Driving the business forward with a people-management approach has been the key to success
In an industry that relies heavily on technology, machines and systems, Cameron Tuesley, managing director of specialist IT delivery firm Integral Technology Solutions, has helped drive his business through the effective management of the people behind it.
After a spell working for a US company during the dotcom era, Cameron founded Integral himself back in 2001 after spotting a segment of the market that wasn’t being serviced well. He says his leadership philosophy of empowering his workforce has helped the company reach the level it is at today.
‘The key is to hire good talent and let them do their thing, to let them drive the process,’ he says.
‘We try to really provide a free-ranging environment where people can maximise the opportunities of their work in the business, so it’s quite unconstrained.’
TEC mentoring has helped to overcome challenges in changing economic conditions
Cameron also points to Integral’s unique recruitment structure that allows it to leverage existing relationships to source the best talent. Integral only hires people it has worked with previously, which Cameron feels is the most efficient way to find and develop the ideal talent for his business.
‘Giving people the opportunity to work with other high-quality individuals is the best way to develop young talent, it’s something I’m quite passionate about,’ he adds.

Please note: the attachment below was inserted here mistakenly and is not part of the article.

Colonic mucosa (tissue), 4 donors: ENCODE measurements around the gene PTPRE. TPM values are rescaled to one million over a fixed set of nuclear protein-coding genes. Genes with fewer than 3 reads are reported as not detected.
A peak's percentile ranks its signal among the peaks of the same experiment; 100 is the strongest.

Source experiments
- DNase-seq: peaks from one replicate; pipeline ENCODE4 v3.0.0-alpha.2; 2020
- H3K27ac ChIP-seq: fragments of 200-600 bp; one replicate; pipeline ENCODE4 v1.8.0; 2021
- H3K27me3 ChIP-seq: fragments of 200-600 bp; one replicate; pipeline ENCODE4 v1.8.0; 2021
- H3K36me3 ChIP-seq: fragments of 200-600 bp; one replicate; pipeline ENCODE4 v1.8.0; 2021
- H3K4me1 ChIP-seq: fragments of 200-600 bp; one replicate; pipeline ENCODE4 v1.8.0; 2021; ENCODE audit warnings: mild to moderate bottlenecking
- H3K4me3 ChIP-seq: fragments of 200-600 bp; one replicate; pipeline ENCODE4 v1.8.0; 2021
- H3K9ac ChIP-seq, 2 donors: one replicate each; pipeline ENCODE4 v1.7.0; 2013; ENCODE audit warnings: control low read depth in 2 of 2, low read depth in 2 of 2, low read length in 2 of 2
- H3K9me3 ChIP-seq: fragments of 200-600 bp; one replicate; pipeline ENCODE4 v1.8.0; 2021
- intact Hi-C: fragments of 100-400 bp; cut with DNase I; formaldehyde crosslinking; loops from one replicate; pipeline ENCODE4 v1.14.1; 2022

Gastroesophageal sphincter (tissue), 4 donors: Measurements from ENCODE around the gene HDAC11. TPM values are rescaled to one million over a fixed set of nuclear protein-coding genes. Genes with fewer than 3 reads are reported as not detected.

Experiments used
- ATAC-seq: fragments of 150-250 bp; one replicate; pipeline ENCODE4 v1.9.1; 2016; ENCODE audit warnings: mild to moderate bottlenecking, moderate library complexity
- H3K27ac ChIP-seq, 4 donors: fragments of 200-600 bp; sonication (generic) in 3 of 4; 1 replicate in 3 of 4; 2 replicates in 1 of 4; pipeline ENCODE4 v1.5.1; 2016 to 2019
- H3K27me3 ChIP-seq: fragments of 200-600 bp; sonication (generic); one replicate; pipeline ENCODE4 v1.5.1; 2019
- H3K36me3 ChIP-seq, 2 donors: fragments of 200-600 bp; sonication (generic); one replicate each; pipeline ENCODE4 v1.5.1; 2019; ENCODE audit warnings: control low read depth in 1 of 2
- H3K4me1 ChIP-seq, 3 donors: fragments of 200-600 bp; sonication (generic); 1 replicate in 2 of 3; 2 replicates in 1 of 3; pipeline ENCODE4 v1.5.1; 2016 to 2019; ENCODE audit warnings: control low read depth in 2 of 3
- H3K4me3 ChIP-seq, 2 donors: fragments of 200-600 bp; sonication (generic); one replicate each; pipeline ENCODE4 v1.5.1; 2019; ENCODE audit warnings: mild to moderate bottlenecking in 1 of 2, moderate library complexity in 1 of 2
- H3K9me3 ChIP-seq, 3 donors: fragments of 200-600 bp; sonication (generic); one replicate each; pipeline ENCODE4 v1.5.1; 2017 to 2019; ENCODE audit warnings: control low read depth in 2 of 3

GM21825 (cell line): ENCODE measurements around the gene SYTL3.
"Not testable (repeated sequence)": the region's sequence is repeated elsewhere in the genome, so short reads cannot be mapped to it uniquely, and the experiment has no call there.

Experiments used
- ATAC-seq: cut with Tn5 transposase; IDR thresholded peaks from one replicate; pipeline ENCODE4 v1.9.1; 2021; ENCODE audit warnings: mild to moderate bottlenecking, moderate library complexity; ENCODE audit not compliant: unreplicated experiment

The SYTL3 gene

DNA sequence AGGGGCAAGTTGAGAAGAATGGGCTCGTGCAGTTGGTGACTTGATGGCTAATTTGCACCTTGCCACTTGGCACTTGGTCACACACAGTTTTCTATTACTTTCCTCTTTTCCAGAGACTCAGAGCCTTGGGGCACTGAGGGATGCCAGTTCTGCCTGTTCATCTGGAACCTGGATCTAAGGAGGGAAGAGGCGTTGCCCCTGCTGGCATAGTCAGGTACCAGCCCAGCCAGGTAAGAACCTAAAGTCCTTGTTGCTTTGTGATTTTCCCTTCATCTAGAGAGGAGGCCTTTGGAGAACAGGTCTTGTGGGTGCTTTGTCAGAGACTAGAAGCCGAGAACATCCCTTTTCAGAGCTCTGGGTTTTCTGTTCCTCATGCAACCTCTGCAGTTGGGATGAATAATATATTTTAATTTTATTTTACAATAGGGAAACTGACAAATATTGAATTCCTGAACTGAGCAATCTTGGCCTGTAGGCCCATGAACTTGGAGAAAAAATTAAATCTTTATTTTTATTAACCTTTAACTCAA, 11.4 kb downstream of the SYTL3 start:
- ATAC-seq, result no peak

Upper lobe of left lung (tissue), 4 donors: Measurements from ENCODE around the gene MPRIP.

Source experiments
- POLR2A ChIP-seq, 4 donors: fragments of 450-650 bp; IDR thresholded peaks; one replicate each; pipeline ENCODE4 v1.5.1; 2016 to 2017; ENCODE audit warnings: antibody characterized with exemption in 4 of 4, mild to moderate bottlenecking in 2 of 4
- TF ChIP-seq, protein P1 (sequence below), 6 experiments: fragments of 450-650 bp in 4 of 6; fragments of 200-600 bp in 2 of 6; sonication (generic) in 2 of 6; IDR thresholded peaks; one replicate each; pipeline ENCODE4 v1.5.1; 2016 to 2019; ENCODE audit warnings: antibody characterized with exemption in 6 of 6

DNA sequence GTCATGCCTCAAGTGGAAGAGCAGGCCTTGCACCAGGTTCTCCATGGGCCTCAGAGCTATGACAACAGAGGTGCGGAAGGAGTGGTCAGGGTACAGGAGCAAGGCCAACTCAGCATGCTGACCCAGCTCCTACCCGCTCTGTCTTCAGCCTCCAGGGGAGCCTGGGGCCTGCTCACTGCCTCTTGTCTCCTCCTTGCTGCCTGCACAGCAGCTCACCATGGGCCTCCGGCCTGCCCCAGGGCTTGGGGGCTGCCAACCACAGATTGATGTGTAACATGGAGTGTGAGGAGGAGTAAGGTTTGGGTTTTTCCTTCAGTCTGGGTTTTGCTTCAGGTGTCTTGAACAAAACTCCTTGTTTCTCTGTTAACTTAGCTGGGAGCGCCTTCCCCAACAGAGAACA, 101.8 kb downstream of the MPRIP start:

It’s an innovative business model that definitely appears to be working, judging by the high-profile awards Integral has scooped in recent years. Just last year, the company claimed dual accolades in the environmental sector, winning both the Asia-Pacific ICT (APICT) Award and the AIIA iAward for Sustainability and Green IT.
Both awards were in recognition of Integral’s Climate Smart Project, which delivered over 350,000 smart devices to homes across Queensland to help households reduce their energy consumption.
In addition to its environmental responsibility, Integral has also played its part in developing Australia’s future engineers through its TeamArrow initiative. This exciting project, which ran in conjunction with other TEC members and the Queensland University of Technology, saw bright young engineering and IT talent in Australia come together to design a solar-powered vehicle for the World Solar Challenge race.
These achievements are especially remarkable when you consider the unique challenges Integral has faced in the IT sphere.
‘The IT industry is a very dynamic industry, it moves rapidly and constantly,’ Cameron says.
‘But the big challenges we’ve faced recently probably aren’t that different to the ones we’ve faced historically, which is to establish yourself within that moving market and be relevant in that market, so we are constantly changing our business to do that.’
Integral wasn’t immune to the effects of the GFC either.
‘IT is a discretionary spend for many businesses, so most people make do with the systems they’ve got if they have to,’ Cameron explains.
However, he points out that the GFC did coincide with him joining TEC, and the timing could not have been better. He says the executive coaching he received has helped him and his business navigate the choppy waters of the crisis.
‘TEC’s been a great sounding board for our business in terms of giving me access to people that are going through similar experiences, and it really helped push us forwards with the sophistication of the way we run and manage the business,’ he says.